I will try the plastic cup approach to cuttings and see what happens. I imagine the translucence lets just the right light in, definitely worth a go! I hate to ask, but would coco drinks plastic cups be OK? I ask because I don't like drinks machine tea or coffee even when it doesn't come out soup instead.

Last edited: 22 May 2016 23:11:07

A protective growing tray for very tiny seeds

Posted: 22/05/2016 at 13:21

Like the ear-ring holder idea

AYM280. Oh! the white ones! You mentioned the far and so few between but by far and away the best white ones! Less sugar I think, coconut and I could eat them all year.

I thought of another possible advantage over supper last night. If the seeds need darkness you can stack them. I may have a go with some posh cyclamen, one per compartment.

Oh, and then the rigidity makes them cat-stepping-or-sitting on them indentation-damage proof. A cat could easily sit on a stack of five with no adverse impact.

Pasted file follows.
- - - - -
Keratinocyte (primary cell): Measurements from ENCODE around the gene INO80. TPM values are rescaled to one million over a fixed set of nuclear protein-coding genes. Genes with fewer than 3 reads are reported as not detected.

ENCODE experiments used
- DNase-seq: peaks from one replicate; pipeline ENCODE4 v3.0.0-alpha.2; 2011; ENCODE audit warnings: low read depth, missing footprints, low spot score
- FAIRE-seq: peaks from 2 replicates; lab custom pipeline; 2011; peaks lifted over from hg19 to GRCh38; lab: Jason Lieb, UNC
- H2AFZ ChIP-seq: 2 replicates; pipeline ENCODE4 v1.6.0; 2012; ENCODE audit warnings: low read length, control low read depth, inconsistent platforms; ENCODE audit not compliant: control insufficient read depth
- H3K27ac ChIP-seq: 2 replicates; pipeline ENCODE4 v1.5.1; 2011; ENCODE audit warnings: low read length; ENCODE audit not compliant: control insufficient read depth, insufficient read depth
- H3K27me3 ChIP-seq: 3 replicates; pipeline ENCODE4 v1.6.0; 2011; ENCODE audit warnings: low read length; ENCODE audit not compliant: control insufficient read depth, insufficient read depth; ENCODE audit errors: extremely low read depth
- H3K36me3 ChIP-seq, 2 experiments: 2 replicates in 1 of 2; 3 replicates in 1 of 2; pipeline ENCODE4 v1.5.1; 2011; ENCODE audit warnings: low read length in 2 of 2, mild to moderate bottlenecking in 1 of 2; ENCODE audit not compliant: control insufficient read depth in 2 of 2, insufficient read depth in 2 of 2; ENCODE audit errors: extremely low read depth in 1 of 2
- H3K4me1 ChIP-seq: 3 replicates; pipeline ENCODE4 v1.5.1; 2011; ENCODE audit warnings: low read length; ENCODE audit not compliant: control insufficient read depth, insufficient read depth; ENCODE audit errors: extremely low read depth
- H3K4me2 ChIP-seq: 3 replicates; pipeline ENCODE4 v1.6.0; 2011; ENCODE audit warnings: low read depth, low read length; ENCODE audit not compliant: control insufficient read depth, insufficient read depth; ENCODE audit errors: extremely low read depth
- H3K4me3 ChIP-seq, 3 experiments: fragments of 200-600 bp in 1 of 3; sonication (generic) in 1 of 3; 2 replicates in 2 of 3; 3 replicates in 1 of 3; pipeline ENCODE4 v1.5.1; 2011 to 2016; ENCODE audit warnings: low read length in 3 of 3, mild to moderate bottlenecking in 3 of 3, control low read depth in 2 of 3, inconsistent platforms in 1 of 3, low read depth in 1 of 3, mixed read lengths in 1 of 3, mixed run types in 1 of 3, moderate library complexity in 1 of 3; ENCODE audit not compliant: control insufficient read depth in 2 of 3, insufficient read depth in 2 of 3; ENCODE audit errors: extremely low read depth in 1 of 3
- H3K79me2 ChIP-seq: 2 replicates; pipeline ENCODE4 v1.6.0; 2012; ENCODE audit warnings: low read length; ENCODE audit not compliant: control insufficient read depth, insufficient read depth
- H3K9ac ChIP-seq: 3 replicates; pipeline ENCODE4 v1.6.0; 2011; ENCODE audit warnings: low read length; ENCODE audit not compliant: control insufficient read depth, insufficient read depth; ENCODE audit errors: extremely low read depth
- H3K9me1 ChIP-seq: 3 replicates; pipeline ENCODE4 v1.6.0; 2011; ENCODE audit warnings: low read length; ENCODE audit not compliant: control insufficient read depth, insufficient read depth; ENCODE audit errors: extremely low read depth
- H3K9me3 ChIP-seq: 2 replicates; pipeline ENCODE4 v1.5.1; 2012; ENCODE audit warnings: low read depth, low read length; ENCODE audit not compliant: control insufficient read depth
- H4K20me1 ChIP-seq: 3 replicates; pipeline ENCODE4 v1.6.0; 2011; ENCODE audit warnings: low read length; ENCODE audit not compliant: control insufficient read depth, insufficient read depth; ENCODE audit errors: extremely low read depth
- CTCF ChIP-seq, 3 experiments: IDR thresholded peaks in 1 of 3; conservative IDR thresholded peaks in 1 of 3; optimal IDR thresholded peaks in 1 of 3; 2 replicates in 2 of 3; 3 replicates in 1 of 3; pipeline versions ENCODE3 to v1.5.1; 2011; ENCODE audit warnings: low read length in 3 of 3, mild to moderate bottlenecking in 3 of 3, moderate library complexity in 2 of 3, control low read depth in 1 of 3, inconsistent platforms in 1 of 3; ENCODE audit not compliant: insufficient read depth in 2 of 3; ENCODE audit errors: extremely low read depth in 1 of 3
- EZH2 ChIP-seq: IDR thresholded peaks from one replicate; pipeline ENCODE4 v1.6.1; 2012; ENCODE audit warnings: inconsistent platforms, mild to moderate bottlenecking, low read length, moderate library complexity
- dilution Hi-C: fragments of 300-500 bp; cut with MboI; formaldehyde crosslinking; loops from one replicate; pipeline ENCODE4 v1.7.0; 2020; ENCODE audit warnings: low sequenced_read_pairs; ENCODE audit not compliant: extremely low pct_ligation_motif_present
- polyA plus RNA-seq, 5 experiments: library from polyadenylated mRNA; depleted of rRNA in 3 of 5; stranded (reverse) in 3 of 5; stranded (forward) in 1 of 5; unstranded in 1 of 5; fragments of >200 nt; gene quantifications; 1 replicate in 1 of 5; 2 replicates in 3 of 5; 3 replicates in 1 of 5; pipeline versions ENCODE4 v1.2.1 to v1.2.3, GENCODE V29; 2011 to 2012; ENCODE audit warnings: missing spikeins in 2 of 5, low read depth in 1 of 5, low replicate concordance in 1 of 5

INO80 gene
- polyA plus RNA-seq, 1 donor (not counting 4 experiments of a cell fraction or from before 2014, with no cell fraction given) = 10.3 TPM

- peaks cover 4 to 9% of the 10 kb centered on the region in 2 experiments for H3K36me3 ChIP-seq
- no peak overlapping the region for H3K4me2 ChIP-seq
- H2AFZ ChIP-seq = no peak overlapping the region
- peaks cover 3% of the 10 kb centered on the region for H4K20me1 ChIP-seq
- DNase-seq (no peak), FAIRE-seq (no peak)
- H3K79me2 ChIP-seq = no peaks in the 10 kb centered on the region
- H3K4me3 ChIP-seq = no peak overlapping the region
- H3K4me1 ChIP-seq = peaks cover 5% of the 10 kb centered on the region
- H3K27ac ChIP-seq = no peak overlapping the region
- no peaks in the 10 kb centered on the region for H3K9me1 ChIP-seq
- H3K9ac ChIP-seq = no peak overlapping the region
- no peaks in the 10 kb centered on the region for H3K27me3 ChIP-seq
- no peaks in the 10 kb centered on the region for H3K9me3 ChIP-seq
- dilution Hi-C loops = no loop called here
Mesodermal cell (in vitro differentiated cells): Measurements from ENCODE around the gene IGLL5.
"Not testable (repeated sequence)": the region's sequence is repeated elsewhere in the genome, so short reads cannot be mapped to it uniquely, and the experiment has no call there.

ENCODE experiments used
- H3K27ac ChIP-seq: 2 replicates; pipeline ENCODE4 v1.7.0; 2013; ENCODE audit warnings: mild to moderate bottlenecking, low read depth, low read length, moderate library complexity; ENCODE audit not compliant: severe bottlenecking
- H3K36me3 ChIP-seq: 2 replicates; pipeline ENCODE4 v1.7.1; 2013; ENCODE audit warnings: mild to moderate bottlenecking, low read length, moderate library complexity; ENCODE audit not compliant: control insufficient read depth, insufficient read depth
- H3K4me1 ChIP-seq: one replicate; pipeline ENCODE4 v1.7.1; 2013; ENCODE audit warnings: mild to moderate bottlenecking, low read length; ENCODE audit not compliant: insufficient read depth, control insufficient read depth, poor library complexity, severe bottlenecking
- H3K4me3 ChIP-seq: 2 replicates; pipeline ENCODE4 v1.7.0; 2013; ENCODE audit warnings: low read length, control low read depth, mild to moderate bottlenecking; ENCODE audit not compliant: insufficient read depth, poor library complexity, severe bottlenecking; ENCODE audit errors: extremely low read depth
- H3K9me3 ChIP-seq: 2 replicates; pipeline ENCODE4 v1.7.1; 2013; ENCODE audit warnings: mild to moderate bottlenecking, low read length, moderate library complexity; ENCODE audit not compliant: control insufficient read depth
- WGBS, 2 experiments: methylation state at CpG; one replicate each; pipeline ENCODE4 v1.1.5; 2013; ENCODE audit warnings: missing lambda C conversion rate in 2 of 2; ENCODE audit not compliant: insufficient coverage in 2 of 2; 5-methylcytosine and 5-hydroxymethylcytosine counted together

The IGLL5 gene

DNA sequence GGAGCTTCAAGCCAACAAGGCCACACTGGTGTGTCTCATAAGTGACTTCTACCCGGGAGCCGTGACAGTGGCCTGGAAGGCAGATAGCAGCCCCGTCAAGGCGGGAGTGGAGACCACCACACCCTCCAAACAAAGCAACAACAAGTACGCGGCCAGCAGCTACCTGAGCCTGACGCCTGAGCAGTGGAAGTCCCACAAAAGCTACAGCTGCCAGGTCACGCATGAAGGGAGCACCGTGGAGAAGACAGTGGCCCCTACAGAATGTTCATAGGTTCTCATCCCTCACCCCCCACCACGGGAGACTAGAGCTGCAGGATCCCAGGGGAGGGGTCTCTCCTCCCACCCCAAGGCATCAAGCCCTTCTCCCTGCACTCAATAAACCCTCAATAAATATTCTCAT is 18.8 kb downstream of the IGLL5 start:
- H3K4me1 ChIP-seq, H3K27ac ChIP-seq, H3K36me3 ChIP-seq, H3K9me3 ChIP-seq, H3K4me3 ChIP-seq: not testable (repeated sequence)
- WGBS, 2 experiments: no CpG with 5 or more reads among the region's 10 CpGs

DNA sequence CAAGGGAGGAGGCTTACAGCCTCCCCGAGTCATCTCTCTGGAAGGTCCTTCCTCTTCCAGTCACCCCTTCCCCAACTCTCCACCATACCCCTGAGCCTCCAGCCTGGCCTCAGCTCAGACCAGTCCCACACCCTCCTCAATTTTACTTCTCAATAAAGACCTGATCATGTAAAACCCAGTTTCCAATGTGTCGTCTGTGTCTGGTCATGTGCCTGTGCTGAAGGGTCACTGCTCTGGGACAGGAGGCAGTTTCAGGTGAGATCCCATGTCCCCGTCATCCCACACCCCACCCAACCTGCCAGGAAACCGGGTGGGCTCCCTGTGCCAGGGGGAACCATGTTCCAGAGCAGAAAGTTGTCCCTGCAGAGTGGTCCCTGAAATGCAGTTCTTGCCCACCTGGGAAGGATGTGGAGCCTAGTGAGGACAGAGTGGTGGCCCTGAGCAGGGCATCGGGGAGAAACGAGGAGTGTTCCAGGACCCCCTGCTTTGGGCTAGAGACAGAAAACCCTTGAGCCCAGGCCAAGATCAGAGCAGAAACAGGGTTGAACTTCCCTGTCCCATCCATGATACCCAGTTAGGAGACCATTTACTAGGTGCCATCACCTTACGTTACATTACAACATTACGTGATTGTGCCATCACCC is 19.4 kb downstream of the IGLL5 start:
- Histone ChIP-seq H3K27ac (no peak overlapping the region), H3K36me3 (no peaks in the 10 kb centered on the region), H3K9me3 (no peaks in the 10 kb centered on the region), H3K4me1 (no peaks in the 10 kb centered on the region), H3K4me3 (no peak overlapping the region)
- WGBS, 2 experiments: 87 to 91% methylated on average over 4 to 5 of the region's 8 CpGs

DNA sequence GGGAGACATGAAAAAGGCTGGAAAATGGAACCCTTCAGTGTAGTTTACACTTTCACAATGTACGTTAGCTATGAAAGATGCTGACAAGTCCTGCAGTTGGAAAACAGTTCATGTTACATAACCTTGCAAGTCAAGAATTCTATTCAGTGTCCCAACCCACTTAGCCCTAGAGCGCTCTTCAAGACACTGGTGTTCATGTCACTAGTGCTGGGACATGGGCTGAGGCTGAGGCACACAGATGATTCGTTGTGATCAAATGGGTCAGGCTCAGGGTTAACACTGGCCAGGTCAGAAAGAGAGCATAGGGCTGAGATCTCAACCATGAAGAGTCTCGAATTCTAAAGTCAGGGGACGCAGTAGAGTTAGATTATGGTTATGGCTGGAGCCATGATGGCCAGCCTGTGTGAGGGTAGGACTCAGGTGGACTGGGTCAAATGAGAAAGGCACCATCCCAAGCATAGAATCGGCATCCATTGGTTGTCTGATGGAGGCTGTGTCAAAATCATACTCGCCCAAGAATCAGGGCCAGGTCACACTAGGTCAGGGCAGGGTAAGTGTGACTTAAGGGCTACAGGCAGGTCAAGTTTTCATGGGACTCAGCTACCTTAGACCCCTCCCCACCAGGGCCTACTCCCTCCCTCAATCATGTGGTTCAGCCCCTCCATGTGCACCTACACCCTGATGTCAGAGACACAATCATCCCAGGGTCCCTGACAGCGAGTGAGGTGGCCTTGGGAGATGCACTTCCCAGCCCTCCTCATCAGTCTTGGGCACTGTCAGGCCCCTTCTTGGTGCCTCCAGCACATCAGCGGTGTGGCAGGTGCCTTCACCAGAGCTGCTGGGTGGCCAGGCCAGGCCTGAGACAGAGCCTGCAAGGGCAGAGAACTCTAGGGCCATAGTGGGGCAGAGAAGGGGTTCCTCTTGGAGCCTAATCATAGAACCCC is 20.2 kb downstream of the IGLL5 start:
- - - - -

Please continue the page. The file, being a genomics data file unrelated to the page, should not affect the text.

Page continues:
No Dig Approach

Posted: 21/05/2016 at 23:48

I'm doing things the easy way and using the method for growing perennial vegetables and herbs. I am growing perilla (self seeds) mizuma, lovage, ramsons (and an autumn appearing pink alternative alongside) sweet-cisserly, French sorrel, repeating cabbage and cellery, lots of impromptu stuff, but not the usual because they are all perennials, shrubs, or self-seeding. My idea is to just keep replacing any weeds individually, as they appear, with more perennial edibles. It's going well so far - into it's third year properly. There are some small fruit trees too.

It is half shaded, half sunny woodland edge, so I can use quite a wide range of plants. The most important thing in this situation is adding nutrients in the form of composted stuff - the trees have already dredged most of the good stuff out, leaving sand and fibre to a great degree - so I'm composting like crazy.

Last edited: 21 May 2016 23:50:20

A protective growing tray for very tiny seeds

Posted: 21/05/2016 at 22:26

Aw thank-you plant-pauper, and kitty two - if there was an emoticon for purring it would go here...

Last edited: 21 May 2016 22:27:29